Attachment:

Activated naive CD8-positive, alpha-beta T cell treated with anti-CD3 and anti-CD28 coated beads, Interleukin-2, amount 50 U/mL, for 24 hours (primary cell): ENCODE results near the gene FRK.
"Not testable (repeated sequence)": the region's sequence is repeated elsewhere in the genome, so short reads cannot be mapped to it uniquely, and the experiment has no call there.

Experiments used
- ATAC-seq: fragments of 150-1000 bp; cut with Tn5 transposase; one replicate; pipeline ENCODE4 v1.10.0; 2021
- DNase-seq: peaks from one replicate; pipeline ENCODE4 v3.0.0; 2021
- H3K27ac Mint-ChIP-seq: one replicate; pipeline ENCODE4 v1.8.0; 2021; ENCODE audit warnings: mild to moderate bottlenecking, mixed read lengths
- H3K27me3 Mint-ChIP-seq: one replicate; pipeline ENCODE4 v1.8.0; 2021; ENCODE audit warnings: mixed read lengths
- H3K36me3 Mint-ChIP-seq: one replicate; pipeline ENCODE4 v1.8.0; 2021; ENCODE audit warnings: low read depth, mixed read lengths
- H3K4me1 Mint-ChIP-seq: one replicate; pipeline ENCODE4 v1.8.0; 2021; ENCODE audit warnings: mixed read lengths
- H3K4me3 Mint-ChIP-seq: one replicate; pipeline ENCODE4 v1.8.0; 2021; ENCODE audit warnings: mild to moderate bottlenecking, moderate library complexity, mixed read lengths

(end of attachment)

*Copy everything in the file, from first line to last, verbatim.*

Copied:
Activated naive CD8-positive, alpha-beta T cell treated with anti-CD3 and anti-CD28 coated beads, Interleukin-2, amount 50 U/mL, for 24 hours (primary cell): ENCODE results near the gene FRK.
"Not testable (repeated sequence)": the region's sequence is repeated elsewhere in the genome, so short reads cannot be mapped to it uniquely, and the experiment has no call there.

Experiments used
- ATAC-seq: fragments of 150-1000 bp; cut with Tn5 transposase; one replicate; pipeline ENCODE4 v1.10.0; 2021
- DNase-seq: peaks from one replicate; pipeline ENCODE4 v3.0.0; 2021
- H3K27ac Mint-ChIP-seq: one replicate; pipeline ENCODE4 v1.8.0; 2021; ENCODE audit warnings: mild to moderate bottlenecking, mixed read lengths
- H3K27me3 Mint-ChIP-seq: one replicate; pipeline ENCODE4 v1.8.0; 2021; ENCODE audit warnings: mixed read lengths
- H3K36me3 Mint-ChIP-seq: one replicate; pipeline ENCODE4 v1.8.0; 2021; ENCODE audit warnings: low read depth, mixed read lengths
- H3K4me1 Mint-ChIP-seq: one replicate; pipeline ENCODE4 v1.8.0; 2021; ENCODE audit warnings: mixed read lengths
- H3K4me3 Mint-ChIP-seq: one replicate; pipeline ENCODE4 v1.8.0; 2021; ENCODE audit warnings: mild to moderate bottlenecking, moderate library complexity, mixed read lengths